Cross examination questions can be asked in cross examination interviews.
They’re one of the key questions you should ask before a witness gets cross-examined.
It’s important to remember that the questions can vary from one witness to another and they’re usually quite specific to that witness.
Here are some common questions to ask when cross-examination is being asked.
Are you sure you are telling the truth?
Is it really you who has lied?
Are you telling the whole truth?
Are you telling a whole story?
What’s the significance of the information?
Who are you and what do you want from me?
Do you believe me?
If you’re unsure of your answer, ask yourself this question: “Do I really believe that I’m telling the full truth?
Does that mean I have to answer the questions in a certain way or a certain manner?”
Have you had an opportunity to cross examine someone?
If yes, ask them some questions about what happened.
Have they been cross-interviewed?
If no, ask a question about the time of the interview.
Are there any witnesses that are not willing to be cross-counseled?
In a cross- examination, the questions are typically given in two ways.
In one, you’ll be asked to tell a simple story about the witness’s involvement with a particular event.
In the other, you will be asked some specific questions about the person’s role in that event.
The first question asks you whether the witness knows that the witness is telling the complete truth.
If you say yes, then you’ll have a chance to talk about the events that led up to the event.
If, however, you say no, then the witness may be able to explain what he or she did or didn’t do and how the witness was involved.
If you have been cross examined and have a different view of events than the witness you were cross-comparing, the witness might have to provide evidence to back up the different views they have of the witness.
To do this, the cross- examiner will ask you to describe what the witness did during the time period of cross- questioning.
For example, they might ask you what the witnesses’ involvement in the events leading up to and following the crime took place.
The question you should be asking your cross- examinee is, “Do you know what the circumstances are that led you to believe that the events occurred?”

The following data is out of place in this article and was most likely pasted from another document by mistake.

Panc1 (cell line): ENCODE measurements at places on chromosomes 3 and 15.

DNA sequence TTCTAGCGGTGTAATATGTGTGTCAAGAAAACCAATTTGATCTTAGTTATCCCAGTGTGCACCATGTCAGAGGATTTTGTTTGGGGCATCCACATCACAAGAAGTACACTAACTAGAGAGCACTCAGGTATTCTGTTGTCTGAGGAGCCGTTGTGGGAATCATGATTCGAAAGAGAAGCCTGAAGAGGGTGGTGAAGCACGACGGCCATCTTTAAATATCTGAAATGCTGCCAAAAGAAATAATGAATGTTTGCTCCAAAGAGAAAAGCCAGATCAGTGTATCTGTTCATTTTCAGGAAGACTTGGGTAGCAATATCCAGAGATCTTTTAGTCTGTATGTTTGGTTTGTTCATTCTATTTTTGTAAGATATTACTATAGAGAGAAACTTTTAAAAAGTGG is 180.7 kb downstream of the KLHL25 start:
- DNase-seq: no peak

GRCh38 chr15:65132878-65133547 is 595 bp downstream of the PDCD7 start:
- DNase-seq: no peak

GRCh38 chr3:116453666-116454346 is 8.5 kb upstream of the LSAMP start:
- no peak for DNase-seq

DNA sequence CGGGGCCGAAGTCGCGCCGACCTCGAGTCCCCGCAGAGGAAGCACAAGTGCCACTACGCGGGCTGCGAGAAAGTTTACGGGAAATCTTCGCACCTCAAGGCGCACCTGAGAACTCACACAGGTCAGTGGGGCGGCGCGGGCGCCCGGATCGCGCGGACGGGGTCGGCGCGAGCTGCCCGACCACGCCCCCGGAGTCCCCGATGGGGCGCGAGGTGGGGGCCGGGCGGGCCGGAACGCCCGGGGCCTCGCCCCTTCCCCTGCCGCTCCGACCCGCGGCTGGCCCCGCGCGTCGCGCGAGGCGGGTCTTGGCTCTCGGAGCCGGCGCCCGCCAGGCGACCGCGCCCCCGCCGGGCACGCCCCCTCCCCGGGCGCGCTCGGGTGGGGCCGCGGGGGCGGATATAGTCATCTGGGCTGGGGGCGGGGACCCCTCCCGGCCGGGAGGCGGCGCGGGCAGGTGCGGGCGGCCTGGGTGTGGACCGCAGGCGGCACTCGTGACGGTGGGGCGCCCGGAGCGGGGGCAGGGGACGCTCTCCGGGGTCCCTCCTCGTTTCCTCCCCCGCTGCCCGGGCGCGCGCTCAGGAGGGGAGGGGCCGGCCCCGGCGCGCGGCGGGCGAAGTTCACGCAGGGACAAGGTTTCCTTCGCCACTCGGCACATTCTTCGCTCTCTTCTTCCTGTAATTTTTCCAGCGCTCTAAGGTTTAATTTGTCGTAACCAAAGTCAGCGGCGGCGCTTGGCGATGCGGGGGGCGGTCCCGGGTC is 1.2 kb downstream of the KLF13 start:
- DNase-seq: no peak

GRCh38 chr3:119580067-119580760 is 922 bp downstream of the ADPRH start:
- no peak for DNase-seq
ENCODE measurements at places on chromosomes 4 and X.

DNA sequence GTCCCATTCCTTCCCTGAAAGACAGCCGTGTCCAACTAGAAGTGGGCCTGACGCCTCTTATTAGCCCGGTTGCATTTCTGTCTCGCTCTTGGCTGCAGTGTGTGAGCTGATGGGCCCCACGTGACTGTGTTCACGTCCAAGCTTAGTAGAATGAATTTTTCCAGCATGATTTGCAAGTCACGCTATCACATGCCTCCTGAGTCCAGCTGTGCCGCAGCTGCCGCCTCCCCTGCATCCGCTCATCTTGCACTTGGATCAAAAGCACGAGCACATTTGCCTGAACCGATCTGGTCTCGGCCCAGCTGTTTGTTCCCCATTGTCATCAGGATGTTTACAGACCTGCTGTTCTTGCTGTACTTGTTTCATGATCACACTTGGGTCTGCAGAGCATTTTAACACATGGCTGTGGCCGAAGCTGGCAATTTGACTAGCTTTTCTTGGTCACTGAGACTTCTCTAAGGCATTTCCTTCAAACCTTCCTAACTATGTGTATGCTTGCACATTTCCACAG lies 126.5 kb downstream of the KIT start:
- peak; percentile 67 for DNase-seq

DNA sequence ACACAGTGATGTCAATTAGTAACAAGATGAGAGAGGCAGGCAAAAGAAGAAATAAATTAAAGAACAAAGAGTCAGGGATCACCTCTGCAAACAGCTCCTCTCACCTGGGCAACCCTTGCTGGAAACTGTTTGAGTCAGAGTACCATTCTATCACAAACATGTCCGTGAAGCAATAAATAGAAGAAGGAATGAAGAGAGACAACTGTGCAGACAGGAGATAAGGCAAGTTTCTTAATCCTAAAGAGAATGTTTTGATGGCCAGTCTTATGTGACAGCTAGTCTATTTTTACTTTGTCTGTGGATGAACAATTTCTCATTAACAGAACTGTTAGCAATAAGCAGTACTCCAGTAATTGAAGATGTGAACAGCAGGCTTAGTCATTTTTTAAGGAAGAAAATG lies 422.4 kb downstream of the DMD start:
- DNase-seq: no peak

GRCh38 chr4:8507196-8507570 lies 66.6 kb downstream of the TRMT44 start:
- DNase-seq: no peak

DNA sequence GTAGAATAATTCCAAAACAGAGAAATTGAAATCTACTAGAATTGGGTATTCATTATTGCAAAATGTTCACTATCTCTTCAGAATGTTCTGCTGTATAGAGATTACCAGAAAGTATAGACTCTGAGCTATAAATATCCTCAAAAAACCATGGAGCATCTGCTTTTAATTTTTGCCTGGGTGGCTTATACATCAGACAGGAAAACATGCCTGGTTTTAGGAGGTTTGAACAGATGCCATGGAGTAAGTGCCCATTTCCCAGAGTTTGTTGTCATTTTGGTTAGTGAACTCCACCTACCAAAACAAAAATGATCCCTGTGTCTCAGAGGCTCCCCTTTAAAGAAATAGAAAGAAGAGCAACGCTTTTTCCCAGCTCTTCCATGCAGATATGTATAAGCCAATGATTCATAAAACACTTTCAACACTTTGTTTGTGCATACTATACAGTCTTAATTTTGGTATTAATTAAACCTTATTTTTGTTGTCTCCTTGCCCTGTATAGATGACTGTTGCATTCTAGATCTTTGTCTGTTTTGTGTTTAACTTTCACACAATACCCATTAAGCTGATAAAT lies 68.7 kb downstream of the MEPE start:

The questions you ask your cross examinee will depend on the circumstances of the crime.
For instance, if you were investigating the theft of property from a business, you might ask your witness to tell you what they believe the facts were and how they happened.
If the witness says they were not involved in that theft, then it’s a bit more difficult to cross-reference with other information about the crime, such as the witness’ version of events.
A witness can tell you things about themselves that they can’t share with the police.
For this reason, you should not be questioning a witness about their past or present behaviour.
If a witness is questioned about what they did in the past, you shouldn’t ask about what that witness did at the time they were interviewed.
When a witness was asked about the date of the offence, the answer is usually given in the form of a date.
For example, if the witness testified that they were arrested on the night of the murder, you may ask them about that, or the time that the victim was found dead.
Do your cross examination skills and abilities match the person you are interviewing?
If a witness tells you that the circumstances leading up and following to the crime are the same as the person they were interviewing the witness, they can be cross examined about their own behaviour.
You’ll also want to ask them to tell the witness about any other evidence that might support the witness statement.
Are there any questions that need to be answered in the interview?
You need to ask questions about specific matters that can be used to support the cross examination.
As an example, you could ask if the witnesses memory of the time the crime occurred is consistent with the witness being involved in the crime on the same date as the crime?
Similarly, you need to investigate whether a witness has a reasonable doubt about what the evidence is that supports the witness version of the events.
Do you think you’ll get an answer?
Depending on the witness and the circumstances, you can be sure that the cross examiner is going to get an accurate answer.
Don’t give up!
There’s nothing worse than a witness giving you a false answer, but you need a good reason to believe the witness when you do cross- exam the witness again.